As in every good crime story, one has to ask people about topics in order to learn about new leads and locations. These dialogues are very linear, so unlike its predecessor, Still Life feel more like reading a book. It’s true that one can either click on the left or right mouse button during conversations for alternative dialogues, but without actually knowing what Gus or Vic will say, this is a rather pointless feature, especially since it doesn’t change the story in any way.
More but not necessarily better puzzles
Puzzles only have one solution, and even if it’s possible to go to different locations and do things in a non-linear order, certain events have to be triggered before Gus or Vic pick up an item or do a specific action, which can become quite annoying with few hints provided. The puzzles themselves are hit and miss as well with some unnecessary logic puzzles, e.g. a devious chain ring sliding mechanism and an annoying lock picking mini-game. The pinnacle of mind-numbing plot stoppers is when one is tasked to bake cookies according to a recipe that uses the terms of human emotions instead of the names of ingredients, an unnecessary even if slightly memorable example of bad puzzle design.
However, there are some very inventive puzzles as well, some requiring Gus to switch between the past and the present state of a crime scene to detect differences in the scenery, although just like the spot-the-differences-in-two-paintings puzzle in Post Mortem, one can’t have the scenes side by side. Vic also makes some nice use of forensic tools in order to collect fingerprints, blood and hair samples or reveal hidden messages on walls. So even if the quality of the puzzles isn’t always up to scratch, they’re varied enough and usually fit the story progression.
Looks like a painting, but it’s still a game
Microïds games are known for their beautifully drawn backgrounds in addition to aesthetically impressive cut-scenes, and Still Life is no different. Both Prague and Chicago look great, the one with its romantic but also dark scenery, the other just as gritty and as dark as the cinematography in a David Fincher movie. Water, lighting effects and even some rain and snow add to the atmosphere, while the video sequences with their fast cuts and unusual camera angles are generally more dramatic than in any other adventure game, turning the game into an even more intense experience despite the rather slow puzzle solving and long dialogues. Special mention also has to go to the many artful paintings which don’t only look great, but play an essential part in plot development.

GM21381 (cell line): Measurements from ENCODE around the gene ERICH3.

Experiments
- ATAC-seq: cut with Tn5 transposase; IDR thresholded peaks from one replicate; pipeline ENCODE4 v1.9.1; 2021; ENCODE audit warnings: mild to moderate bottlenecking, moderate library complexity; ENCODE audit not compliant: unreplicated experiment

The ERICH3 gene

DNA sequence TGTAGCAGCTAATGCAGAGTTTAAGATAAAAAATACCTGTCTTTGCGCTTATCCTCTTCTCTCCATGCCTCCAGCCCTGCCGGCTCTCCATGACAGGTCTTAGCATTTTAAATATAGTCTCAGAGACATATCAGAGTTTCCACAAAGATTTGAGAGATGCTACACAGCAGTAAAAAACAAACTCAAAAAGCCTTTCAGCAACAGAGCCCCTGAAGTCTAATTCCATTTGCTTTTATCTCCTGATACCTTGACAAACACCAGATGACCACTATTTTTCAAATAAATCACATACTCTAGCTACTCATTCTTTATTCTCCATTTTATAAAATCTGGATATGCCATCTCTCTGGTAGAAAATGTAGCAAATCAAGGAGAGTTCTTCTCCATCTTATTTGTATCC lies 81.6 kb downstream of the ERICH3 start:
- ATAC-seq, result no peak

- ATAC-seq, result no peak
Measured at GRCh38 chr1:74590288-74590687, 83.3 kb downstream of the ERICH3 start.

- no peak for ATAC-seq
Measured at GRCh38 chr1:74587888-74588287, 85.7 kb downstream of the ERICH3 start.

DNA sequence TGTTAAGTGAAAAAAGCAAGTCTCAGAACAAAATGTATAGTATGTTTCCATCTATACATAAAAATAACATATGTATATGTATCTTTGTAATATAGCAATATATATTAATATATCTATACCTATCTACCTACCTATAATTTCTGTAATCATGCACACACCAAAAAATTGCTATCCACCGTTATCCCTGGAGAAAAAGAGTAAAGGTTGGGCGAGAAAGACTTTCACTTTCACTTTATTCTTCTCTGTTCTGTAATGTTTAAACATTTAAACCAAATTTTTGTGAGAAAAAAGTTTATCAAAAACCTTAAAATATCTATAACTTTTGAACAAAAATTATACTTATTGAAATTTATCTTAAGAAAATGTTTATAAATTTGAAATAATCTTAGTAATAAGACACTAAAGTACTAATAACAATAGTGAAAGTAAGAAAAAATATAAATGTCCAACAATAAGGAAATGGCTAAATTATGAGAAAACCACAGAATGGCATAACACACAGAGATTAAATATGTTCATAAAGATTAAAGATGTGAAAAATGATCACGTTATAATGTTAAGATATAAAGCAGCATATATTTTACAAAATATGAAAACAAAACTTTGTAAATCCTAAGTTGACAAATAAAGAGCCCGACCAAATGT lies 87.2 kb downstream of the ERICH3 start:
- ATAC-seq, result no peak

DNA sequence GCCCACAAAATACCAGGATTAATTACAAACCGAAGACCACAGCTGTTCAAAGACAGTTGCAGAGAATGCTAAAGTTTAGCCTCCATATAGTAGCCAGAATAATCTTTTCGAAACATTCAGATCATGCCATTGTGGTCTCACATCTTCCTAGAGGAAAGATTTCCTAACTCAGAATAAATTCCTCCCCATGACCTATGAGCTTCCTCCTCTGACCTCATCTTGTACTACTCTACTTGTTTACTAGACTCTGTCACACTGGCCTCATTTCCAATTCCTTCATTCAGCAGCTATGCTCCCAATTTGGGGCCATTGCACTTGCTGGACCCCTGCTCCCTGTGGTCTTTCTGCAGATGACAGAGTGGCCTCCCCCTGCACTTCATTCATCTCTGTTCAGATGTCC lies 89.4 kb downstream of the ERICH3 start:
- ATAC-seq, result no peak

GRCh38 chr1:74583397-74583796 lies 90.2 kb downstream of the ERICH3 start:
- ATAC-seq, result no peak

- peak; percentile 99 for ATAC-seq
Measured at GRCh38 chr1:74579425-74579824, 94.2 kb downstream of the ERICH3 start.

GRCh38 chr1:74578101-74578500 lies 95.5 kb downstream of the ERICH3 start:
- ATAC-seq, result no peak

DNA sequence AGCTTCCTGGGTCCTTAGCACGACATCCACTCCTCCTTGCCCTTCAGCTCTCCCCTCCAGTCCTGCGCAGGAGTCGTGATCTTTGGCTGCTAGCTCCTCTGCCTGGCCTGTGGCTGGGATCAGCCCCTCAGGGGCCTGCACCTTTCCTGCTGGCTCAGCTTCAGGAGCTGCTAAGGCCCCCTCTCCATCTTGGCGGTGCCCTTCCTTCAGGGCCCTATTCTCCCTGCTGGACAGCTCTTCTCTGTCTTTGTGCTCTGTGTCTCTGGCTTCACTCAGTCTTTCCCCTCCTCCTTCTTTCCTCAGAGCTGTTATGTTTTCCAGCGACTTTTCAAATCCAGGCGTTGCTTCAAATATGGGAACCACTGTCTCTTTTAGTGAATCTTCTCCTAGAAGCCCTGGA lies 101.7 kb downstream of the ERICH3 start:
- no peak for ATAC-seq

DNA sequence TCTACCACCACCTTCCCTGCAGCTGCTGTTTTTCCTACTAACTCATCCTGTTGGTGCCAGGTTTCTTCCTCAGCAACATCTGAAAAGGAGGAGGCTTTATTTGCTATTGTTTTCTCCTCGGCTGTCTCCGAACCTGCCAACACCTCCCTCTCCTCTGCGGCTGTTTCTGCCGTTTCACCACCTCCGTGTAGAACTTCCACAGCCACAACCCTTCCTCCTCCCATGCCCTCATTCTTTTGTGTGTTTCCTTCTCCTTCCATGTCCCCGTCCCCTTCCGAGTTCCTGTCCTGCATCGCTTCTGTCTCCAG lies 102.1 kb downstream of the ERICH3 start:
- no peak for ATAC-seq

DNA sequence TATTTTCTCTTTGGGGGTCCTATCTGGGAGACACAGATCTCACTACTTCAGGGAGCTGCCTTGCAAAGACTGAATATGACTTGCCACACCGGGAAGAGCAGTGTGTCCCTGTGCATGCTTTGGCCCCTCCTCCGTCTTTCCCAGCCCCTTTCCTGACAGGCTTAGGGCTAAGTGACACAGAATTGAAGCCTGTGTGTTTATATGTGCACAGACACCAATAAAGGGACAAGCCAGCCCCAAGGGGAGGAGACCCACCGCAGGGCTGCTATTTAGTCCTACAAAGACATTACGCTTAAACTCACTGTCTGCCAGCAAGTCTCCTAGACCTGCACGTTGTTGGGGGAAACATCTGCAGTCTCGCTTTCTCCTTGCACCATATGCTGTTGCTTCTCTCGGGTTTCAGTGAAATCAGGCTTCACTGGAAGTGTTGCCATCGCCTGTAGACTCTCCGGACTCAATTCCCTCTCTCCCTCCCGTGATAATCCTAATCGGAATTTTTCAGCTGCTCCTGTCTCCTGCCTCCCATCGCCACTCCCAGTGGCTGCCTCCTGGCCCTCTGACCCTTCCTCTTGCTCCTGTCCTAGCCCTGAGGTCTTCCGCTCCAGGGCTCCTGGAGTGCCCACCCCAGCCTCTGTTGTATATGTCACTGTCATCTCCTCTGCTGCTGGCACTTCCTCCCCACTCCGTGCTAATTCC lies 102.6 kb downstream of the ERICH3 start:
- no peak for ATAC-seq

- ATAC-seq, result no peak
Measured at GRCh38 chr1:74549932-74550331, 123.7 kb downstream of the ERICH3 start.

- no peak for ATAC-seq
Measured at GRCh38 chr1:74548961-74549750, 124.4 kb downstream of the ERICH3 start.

Sound déja vu
The sound design is accomplished as well with some varied orchestral set-pieces, reminiscent of Syberia‘s soundtrack, in Prague and darker synth music with even some rock music in Chicago. The only downside is the shortness of these musical arrangements, so that the looping sound snippets get quite annoying. Voice acting as well as lip sync and character animations are above average, although some characters, like an Afro-American police officer, overdo their lines and facial expressions a bit too much so that it often looks more comical than dramatical.
A great story disguised in an old-fashioned game costume design
Still Life doesn’t do anything new in terms of puzzle design or adventure game mechanics. At times these actually slow down story progression. However, just like Post Mortem, one should go on, as there’s quite a unique and suspenseful story with an amazingly creepy atmosphere behind all the logic and object combination puzzles. Playing with a walkthrough might be a no-go for most players, but in order to really appreciate all the artful execution of a serial killer drama that spans many years and plays in two very different places, even beginners and gamers who aren’t overly familiar with the genre, should consider this approach. Otherwise they’d miss an unforgettable experience that unfortunately ends with a questionable cliffhanger that would only be resolved many years later in another sequel.